FIGS. 3 and 4 show a first embodiment of the invention wherein the outer radial wall of the stuffing box is tapered in cross-section. More specifically, first embodiment assembly 30 comprises a stem 32 passing through a valve bonnet 34 and surrounded by a packing ring 36 retained in a stuffing box 39. Packing ring 36 is compressed in the stuffing box 39 by a packing gland 38 which is secured to the bonnet 34 by fasteners 40. O-ring 42 and O-ring and back-up ring 44 provide added sealing. Packing ring 36 is preferably provided with an annular cap 37 to resist extrusion of the packing ring due to compressive forces from packing gland 38. The key feature of this first embodiment is the tapered outer radial wall of stuffing box 39 which results in an evenly distributed radial load distribution profile 35 seen in FIG. 3 especially during consolidation.
In FIGS. 5 and 6, a second embodiment assembly 50 is illustrated. This assembly also comprises a packing ring 52, a stuffing box 54 in a bonnet 56, a packing gland 58 and a plurality of packing gland fasteners 60. An anti-extrusion cap 57 is also provided. In this second embodiment, the lower axial surface of stuffing box 54 is tapered so that the box is longer at its inner radial surface than at its outer radial surface. This tapering also results in a more even radial load distribution profile 55 seen in FIG. 5.
In FIGS. 7 and 8, a third embodiment assembly 70 is similar to the second embodiment of FIGS. 5 and 6 except for congruent tapering of the lower axial surface of the packing ring 72 to match the tapering of stuffing box 74. The radial load distribution profile 75 is also uniform as seen in FIG. 7.
In FIGS. 9 and 10, a fourth embodiment assembly 80 has a rectangular cross-section packing ring 82 as in the second embodiment of FIGS. 5 and 6. However, in this case, the lower axial surface of the stuffing box is tapered in the opposite direction so that the length of the outer radial surface of box 84 is longer than the inner radial surface. This configuration also produces a more even radial load distribution profile 85 seen in FIG. 9.
In FlGS. 11 and 12, a fifth embodiment assembly 90 is similar to the fourth embodiment of FIGS. 9 and 10 except for congruent tapering of the lower axial surface of packing ring 92 to match to tapering of stuffing box 94. The radial load distribution profile 95 is also uniform as seen in FIG. 11.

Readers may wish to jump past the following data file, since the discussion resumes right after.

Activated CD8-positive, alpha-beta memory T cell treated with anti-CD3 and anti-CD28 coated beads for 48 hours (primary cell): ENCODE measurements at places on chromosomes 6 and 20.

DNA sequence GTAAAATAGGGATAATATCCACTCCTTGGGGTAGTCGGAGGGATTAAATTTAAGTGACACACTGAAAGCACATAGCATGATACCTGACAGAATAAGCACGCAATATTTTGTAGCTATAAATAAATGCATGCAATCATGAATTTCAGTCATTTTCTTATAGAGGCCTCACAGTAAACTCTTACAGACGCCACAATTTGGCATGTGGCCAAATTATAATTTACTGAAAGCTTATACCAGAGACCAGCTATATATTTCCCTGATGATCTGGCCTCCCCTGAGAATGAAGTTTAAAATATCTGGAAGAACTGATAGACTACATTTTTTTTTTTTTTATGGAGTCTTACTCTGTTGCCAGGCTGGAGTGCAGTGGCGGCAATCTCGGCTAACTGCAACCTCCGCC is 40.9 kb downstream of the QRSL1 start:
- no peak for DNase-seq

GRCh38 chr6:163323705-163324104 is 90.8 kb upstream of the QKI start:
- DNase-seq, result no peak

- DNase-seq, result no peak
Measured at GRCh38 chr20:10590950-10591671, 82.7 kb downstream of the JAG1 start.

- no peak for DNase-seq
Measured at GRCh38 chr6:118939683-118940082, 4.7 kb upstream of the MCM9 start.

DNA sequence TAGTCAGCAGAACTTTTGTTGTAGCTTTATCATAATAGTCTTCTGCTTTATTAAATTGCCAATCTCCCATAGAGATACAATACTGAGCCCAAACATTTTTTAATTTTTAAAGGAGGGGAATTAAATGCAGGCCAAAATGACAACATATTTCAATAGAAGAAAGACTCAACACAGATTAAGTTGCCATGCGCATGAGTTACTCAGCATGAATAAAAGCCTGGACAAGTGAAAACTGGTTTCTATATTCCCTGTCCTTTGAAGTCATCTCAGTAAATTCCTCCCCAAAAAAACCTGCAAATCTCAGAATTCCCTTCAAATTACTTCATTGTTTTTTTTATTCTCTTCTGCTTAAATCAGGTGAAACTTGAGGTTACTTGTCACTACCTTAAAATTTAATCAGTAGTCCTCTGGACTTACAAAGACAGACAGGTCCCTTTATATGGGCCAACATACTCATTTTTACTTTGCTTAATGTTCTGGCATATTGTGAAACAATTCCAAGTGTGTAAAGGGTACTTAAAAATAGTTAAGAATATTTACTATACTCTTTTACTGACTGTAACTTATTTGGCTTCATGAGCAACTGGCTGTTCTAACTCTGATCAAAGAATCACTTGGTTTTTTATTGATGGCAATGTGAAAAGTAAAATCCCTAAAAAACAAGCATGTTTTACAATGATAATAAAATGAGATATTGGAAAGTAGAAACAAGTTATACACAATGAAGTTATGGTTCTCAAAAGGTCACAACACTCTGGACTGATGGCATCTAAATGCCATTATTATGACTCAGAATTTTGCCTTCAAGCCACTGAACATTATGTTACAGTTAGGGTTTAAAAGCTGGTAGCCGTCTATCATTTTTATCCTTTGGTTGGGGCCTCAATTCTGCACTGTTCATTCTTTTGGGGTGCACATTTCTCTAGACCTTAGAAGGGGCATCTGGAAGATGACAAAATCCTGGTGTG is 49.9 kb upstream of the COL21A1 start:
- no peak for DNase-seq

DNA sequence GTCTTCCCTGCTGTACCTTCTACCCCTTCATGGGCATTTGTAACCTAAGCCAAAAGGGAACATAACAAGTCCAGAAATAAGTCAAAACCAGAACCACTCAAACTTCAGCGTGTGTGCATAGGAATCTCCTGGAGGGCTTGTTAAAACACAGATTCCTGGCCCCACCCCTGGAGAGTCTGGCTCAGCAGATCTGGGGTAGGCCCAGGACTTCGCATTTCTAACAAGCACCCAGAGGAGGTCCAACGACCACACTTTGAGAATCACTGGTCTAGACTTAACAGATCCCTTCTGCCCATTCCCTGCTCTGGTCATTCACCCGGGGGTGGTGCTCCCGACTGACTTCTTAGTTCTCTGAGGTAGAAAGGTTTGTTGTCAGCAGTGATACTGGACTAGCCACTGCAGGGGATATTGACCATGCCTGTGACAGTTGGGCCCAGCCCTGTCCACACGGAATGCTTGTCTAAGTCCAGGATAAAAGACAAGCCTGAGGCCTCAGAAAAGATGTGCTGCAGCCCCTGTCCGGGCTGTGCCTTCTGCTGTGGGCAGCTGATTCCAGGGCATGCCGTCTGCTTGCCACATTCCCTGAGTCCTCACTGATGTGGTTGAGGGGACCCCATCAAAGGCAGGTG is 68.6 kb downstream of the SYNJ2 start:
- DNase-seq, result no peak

In FIGS. 13 and 14, a sixth embodiment assembly 100 has a packing ring 102 with a “V”-shaped bottom groove and a stuffing box 104 with a “V”-shaped protrusion to accept the packing ring groove. This configuration also produces an even radial load distribution profile 105 seen in FIG. 13.
Those having skill in the valve art will now understand that the present invention provides a more evenly distributed radial load distribution in a packing ring by employing a stuffing box having a non-rectangular cross-section formed by tapering at least one radial or axial surface of the stuffing box or by providing a protrusion in a surface of the stuffing box. Moreover, it will be observed that the packing ring may either be rectangular in cross-section or formed congruently to the cross-section of the stuffing box. It will now be apparent that there are numerous ways to produce a more even radial load distribution to enhance service life in the packing ring. Accordingly, the various embodiments shown herein are by no means the only ways to accomplish the objects of the invention. Indeed, with the benefit of the applicant's teaching herein, various modifications and additions will now readily occur to those in the valve art. Therefore, the invention is limited only by the scope of the appended claims and their equivalents.
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|U.S. Classification||251/214, 277/529|
|Jul 26, 2001||AS||Assignment|
|Feb 28, 2006||FPAY||Fee payment|
Year of fee payment: 4
|Feb 19, 2010||FPAY||Fee payment|
Year of fee payment: 8
|Feb 25, 2014||FPAY||Fee payment|
Year of fee payment: 12